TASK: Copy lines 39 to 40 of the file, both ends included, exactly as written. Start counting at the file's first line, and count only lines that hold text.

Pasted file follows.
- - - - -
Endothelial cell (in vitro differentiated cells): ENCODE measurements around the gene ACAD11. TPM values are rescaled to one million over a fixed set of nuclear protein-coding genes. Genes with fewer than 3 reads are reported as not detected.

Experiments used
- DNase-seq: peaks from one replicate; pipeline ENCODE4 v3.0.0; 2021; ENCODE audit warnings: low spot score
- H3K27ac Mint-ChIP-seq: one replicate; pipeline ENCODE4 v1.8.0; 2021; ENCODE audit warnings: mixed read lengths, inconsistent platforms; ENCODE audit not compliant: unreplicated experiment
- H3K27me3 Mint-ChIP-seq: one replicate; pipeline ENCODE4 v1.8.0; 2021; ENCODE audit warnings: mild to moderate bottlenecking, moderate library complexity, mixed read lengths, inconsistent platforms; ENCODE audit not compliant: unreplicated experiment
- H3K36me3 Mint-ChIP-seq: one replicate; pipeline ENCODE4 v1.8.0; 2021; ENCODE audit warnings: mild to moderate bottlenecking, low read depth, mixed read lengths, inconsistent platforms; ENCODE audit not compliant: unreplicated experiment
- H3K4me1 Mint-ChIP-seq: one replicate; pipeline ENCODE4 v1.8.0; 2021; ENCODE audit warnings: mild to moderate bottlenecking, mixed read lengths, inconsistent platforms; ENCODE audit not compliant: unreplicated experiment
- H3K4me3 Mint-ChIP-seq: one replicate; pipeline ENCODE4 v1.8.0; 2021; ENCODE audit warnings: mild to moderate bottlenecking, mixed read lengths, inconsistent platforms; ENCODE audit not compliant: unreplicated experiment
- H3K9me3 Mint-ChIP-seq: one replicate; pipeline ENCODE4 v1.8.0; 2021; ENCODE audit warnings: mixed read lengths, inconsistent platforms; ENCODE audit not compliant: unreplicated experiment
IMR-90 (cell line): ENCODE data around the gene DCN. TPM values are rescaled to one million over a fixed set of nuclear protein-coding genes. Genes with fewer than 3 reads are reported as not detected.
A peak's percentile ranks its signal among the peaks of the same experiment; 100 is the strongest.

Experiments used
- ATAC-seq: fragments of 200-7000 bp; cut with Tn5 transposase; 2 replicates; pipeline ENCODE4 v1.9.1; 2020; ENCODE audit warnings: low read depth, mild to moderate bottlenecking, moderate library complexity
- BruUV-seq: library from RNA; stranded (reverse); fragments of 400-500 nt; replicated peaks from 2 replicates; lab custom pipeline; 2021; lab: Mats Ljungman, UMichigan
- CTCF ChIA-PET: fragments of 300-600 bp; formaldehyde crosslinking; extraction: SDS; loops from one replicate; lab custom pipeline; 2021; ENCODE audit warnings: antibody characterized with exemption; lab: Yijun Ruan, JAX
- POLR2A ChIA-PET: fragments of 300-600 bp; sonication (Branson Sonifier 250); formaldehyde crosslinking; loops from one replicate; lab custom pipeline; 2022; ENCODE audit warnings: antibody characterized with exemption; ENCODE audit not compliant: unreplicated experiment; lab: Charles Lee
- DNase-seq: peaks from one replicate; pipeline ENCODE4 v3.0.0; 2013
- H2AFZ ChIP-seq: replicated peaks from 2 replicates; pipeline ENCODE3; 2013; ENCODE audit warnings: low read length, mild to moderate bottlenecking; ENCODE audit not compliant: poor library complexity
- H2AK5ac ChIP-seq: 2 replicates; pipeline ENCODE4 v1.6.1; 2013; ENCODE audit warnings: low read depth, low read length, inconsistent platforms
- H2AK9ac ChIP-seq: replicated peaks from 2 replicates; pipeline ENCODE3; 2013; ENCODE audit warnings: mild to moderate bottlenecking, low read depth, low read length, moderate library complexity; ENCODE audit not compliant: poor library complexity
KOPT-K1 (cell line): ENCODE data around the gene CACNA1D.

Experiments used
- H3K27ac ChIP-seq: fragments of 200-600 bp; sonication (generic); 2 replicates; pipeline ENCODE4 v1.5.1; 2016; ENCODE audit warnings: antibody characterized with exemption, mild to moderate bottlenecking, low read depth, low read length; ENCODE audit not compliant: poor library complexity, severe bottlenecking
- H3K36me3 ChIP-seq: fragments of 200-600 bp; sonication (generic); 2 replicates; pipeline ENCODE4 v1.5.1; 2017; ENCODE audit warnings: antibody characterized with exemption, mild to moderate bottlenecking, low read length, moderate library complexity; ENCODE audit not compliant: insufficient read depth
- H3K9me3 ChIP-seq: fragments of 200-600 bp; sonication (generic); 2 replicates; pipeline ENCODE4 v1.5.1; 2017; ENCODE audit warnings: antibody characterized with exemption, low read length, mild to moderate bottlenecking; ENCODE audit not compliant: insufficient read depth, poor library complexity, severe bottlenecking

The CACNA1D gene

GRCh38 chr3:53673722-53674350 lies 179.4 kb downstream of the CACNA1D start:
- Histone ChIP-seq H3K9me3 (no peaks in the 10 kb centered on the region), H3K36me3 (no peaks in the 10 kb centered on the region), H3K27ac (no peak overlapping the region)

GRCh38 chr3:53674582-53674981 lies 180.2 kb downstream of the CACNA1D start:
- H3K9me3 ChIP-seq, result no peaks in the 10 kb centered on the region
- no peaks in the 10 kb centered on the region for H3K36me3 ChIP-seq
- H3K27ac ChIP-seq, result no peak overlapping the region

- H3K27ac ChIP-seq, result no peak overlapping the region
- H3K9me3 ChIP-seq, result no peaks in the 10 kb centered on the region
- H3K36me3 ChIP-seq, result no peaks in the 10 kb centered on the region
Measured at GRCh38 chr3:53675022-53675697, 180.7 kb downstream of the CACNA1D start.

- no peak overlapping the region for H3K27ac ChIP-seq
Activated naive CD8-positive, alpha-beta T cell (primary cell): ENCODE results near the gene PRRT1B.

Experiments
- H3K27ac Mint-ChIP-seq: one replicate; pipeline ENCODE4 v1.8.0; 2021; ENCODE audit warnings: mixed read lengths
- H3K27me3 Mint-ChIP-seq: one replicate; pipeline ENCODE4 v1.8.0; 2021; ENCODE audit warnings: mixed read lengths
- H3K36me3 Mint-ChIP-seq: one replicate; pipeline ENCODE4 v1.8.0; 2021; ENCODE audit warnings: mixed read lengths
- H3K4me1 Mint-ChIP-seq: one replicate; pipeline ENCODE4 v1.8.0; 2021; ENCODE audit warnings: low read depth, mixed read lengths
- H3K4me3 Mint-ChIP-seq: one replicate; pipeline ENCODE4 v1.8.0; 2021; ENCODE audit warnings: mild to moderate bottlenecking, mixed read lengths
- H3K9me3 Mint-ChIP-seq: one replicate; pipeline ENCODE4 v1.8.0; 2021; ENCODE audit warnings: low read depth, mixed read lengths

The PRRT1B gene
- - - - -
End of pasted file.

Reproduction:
Experiments
- H3K27ac Mint-ChIP-seq: one replicate; pipeline ENCODE4 v1.8.0; 2021; ENCODE audit warnings: mixed read lengths